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Russia applauds SpaceX launch but calls Trump’s reaction ‘hysteria’

MOSCOWMOSCOW – Russia’s space agency criticised U.S. President Donald Trump’s “hysteria” about the first spaceflight of NASA astronauts from U.S. soil in nine years, but also said on Sunday it was pleased there was now another way to travel into space.

SpaceX, the private rocket company of billionaire entrepreneur Elon Musk, launched two Americans into orbit on Saturday en route to the International Space Station (ISS), a landmark mission that ended Russia’s monopoly on flights there.

Trump, who observed the launch, said the United States had regained its place as the world’s leader in space, that U.S. astronauts would soon land on Mars, and that Washington would soon have “the greatest weapons ever imagined in history.”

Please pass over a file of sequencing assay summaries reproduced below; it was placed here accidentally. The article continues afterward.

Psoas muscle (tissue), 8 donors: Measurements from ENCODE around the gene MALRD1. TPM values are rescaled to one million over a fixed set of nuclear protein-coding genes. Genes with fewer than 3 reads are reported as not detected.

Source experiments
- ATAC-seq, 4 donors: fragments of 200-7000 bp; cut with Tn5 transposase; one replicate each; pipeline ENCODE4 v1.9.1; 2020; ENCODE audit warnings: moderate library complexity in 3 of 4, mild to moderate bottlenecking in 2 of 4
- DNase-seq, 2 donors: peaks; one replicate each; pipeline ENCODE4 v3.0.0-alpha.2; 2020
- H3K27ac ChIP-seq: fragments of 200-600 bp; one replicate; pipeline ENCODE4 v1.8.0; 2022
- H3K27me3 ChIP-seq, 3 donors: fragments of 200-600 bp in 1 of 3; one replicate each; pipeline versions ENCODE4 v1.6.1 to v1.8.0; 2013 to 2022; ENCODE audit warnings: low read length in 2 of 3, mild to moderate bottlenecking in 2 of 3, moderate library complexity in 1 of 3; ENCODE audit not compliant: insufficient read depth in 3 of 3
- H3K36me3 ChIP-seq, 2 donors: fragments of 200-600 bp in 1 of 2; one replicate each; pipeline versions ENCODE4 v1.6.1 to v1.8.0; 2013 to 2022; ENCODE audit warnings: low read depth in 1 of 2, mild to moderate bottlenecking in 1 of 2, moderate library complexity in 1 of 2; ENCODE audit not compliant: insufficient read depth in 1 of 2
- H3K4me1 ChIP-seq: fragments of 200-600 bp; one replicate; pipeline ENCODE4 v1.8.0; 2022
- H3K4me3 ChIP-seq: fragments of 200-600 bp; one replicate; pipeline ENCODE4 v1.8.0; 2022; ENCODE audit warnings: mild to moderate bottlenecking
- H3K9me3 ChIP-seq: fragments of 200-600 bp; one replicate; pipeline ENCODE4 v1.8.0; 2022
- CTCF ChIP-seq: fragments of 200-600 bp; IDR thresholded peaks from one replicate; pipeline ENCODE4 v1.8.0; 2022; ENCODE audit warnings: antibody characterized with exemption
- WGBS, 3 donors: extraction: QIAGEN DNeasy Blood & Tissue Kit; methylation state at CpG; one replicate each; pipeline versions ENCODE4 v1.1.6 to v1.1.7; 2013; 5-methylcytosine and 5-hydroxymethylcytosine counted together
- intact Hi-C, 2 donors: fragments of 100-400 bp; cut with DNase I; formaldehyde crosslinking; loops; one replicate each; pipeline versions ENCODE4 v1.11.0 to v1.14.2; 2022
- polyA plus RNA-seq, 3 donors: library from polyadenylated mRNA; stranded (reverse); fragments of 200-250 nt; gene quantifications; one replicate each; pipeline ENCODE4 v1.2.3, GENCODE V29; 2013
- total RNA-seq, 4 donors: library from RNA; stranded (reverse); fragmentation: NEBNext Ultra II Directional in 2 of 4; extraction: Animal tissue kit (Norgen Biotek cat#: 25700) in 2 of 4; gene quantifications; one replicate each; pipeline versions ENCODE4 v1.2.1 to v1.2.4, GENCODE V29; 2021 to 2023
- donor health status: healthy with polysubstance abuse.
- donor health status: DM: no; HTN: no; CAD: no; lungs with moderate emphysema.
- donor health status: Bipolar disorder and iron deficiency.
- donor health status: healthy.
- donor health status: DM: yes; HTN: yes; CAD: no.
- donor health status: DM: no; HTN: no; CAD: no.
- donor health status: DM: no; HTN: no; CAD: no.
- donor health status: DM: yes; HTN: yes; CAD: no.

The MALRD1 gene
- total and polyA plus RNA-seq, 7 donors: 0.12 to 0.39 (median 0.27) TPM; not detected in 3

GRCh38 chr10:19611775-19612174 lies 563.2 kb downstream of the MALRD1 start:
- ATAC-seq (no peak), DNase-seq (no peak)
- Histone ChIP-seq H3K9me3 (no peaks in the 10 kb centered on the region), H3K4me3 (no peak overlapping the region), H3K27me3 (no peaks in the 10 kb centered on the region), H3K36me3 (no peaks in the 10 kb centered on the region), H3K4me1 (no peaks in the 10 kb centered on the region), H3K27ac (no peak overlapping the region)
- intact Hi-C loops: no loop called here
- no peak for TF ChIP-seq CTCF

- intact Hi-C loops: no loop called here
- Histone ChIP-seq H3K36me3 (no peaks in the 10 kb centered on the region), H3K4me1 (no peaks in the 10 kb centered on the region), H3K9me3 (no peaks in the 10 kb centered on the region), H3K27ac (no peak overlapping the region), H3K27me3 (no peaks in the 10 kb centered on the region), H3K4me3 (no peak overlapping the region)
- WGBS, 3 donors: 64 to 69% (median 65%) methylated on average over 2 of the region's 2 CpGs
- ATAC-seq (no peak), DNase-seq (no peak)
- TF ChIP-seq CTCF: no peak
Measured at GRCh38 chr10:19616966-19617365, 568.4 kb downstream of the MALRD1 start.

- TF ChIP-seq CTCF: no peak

NASA had had to rely on Roscosmos, Russia’s space agency, to get to the ISS since its final space shuttle flight in 2011, and Trump hailed what he said was the end of being at the mercy of foreign nations.

The U.S. success will potentially deprive Roscosmos, which has suffered corruption scandals and a number of malfunctions, of the lucrative fees it charged to take U.S. astronauts to the ISS.

“The hysteria raised after the successful launch of the Crew Dragon spacecraft is hard to understand,” Vladimir Ustimenko, spokesman for Roscosmos, wrote on Twitter after citing Trump’s statement.

“What has happened should have happened long ago. Now it’s not only the Russians flying to the ISS, but also the Americans. Well that’s wonderful!”

SpaceX’s capsule docked with the ISS on Sunday.

Roscosmos head Dmitry Rogozin congratulated NASA chief Jim Bridenstine for the success.

“Bravo! I know how anxious you were for this major event to become a success,” Rogozin wrote on Twitter.

Rogozin said he had appreciated a barbed joke by Musk referencing his own 2014 barb that the United States should try using a trampoline to get to the ISS. Musk told a post-launch news conference “the trampoline is working”.

Ustimenko said Russia planned to test two new rockets this year and to resume its lunar programme next year.

“It will be interesting,” said Ustimenko.

(Editing by Susan Fenton and Frances Kerry)

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